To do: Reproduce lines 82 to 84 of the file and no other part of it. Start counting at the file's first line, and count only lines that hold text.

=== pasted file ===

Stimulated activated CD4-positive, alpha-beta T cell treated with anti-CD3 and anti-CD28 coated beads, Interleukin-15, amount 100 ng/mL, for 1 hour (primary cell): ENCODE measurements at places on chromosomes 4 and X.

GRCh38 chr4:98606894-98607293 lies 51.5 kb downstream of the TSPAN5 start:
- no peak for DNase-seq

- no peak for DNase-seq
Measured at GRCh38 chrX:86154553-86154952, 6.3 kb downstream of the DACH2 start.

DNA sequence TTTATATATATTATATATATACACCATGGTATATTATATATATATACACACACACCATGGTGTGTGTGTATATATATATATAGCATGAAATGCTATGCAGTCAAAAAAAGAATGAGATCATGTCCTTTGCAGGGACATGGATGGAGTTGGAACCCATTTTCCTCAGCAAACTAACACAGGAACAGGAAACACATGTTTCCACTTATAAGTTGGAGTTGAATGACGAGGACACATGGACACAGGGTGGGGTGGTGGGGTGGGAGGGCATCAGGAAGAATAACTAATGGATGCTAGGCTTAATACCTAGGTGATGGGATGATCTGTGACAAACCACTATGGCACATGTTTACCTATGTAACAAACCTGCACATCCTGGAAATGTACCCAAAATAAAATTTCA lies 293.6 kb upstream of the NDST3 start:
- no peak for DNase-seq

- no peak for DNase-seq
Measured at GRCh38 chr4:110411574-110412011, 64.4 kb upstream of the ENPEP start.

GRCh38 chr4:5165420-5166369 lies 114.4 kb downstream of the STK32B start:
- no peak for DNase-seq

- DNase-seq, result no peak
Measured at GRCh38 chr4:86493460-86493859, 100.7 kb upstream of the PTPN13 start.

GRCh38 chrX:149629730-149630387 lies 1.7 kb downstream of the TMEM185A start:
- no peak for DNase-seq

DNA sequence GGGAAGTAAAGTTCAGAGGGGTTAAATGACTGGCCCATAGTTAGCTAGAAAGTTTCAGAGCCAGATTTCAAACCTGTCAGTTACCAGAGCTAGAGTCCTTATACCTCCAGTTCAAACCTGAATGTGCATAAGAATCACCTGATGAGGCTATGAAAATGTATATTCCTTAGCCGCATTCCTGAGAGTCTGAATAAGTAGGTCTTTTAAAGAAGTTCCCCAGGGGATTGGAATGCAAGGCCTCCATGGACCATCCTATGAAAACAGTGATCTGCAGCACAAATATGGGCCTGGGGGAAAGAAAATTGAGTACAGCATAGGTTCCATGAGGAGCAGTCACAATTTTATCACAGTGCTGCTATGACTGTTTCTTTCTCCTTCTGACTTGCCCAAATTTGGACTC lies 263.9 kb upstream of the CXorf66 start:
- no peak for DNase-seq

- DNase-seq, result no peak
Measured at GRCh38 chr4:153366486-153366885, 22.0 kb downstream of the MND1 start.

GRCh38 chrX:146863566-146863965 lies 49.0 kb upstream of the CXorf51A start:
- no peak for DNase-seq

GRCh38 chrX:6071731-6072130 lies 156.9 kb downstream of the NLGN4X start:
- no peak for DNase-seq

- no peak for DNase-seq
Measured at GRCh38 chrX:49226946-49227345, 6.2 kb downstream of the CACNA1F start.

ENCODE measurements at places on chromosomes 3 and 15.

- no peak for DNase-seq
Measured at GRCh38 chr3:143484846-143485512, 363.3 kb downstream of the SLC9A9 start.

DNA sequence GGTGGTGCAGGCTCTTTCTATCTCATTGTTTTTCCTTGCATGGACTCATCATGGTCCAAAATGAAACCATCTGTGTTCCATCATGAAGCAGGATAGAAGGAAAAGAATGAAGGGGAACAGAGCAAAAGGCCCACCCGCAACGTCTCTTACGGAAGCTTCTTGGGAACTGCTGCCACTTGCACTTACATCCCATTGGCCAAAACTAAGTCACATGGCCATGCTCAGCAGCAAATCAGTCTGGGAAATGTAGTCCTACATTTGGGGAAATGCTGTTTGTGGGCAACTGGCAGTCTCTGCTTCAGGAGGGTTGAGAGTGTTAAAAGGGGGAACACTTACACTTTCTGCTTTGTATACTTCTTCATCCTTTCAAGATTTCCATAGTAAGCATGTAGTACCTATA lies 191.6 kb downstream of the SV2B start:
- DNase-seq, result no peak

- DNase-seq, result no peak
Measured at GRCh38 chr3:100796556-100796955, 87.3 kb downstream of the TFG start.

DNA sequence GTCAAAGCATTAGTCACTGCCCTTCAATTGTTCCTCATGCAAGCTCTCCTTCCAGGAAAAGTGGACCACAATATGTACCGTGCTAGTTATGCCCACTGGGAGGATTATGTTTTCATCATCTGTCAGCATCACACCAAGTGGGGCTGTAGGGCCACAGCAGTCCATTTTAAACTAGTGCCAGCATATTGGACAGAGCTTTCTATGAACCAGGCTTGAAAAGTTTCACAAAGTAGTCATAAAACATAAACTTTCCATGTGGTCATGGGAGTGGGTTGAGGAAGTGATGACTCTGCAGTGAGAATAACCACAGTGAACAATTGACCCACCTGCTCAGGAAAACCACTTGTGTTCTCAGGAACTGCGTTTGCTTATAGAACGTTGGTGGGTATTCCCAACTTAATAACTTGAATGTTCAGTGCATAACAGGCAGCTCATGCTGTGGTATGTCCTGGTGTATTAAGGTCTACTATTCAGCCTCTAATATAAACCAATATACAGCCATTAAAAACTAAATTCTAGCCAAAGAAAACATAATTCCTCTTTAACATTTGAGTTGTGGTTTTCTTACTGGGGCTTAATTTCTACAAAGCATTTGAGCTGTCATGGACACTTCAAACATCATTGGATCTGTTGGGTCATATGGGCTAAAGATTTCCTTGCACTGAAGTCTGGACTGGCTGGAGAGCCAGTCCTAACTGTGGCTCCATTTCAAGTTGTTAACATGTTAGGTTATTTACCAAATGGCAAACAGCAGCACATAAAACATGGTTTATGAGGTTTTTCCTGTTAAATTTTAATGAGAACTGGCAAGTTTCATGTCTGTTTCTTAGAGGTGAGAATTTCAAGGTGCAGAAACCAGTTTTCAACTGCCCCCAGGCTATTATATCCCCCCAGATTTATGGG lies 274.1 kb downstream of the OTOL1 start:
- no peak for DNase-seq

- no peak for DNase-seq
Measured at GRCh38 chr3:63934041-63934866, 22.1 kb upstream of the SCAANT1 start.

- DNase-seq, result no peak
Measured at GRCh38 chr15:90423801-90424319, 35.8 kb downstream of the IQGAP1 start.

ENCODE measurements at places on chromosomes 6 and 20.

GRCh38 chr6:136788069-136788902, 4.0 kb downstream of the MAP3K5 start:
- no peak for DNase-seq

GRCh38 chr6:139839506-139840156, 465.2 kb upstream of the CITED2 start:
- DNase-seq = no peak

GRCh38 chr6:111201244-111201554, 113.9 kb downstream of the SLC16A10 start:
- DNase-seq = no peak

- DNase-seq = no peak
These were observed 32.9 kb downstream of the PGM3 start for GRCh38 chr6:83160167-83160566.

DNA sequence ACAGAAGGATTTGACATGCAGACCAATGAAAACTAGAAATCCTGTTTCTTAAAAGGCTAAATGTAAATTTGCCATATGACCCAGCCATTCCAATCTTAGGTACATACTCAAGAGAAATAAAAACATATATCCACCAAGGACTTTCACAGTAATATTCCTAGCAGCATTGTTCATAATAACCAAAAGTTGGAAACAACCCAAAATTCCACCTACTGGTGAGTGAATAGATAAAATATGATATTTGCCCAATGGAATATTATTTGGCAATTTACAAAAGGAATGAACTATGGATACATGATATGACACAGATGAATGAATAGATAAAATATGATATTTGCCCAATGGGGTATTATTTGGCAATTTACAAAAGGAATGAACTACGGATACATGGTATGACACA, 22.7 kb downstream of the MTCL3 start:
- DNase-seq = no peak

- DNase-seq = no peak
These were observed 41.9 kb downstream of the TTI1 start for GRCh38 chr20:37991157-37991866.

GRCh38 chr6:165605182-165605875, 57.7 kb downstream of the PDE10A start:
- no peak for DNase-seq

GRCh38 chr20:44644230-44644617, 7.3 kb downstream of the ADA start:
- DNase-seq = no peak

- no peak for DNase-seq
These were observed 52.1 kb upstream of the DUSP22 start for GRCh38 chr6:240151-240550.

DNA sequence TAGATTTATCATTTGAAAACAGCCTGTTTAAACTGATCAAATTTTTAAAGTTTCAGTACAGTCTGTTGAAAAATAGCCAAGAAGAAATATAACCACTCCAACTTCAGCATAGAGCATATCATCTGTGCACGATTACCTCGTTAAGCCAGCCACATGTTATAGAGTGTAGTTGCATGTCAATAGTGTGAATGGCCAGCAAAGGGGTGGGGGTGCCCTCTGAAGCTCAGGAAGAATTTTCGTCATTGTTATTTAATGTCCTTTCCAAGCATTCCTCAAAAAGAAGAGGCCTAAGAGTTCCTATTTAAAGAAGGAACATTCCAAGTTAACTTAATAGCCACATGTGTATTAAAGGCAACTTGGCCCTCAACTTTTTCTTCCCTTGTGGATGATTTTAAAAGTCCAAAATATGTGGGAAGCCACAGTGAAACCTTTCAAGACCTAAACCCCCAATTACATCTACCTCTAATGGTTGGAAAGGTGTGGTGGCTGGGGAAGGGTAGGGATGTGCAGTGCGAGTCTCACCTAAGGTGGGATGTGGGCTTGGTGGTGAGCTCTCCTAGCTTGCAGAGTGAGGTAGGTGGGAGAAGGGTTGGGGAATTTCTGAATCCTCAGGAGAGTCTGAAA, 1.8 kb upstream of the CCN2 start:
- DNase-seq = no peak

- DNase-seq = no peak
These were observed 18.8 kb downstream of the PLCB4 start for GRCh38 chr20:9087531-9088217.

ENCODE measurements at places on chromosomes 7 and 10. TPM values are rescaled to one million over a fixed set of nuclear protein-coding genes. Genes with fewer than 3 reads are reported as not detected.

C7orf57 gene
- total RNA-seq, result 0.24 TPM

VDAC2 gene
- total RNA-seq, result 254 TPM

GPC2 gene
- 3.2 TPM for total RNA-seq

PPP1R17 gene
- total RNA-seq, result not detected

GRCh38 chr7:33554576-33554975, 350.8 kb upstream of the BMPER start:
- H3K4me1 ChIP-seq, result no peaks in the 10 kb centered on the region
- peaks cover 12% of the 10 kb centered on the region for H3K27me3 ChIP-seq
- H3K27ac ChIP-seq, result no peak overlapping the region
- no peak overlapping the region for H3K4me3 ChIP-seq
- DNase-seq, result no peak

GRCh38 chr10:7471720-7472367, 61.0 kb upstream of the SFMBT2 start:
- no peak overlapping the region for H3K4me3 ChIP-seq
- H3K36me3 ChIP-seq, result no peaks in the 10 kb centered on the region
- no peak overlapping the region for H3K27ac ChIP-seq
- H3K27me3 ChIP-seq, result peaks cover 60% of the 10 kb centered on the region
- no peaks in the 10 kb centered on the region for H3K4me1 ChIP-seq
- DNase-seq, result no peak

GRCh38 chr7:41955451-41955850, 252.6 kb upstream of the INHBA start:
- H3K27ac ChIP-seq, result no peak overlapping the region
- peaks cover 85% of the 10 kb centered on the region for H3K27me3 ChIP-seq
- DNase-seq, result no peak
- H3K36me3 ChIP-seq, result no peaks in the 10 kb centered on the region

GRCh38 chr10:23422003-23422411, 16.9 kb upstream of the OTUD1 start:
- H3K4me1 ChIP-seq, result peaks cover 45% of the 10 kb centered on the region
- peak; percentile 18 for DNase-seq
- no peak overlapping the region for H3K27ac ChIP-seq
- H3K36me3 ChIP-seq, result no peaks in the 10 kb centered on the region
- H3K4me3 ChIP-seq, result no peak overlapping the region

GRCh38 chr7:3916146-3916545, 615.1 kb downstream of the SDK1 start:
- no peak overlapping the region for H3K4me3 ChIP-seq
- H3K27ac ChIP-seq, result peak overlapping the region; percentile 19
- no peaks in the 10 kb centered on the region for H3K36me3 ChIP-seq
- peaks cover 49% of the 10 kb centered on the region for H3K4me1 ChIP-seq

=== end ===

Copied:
- no peaks in the 10 kb centered on the region for H3K4me1 ChIP-seq
- DNase-seq, result no peak

GRCh38 chr7:41955451-41955850, 252.6 kb upstream of the INHBA start: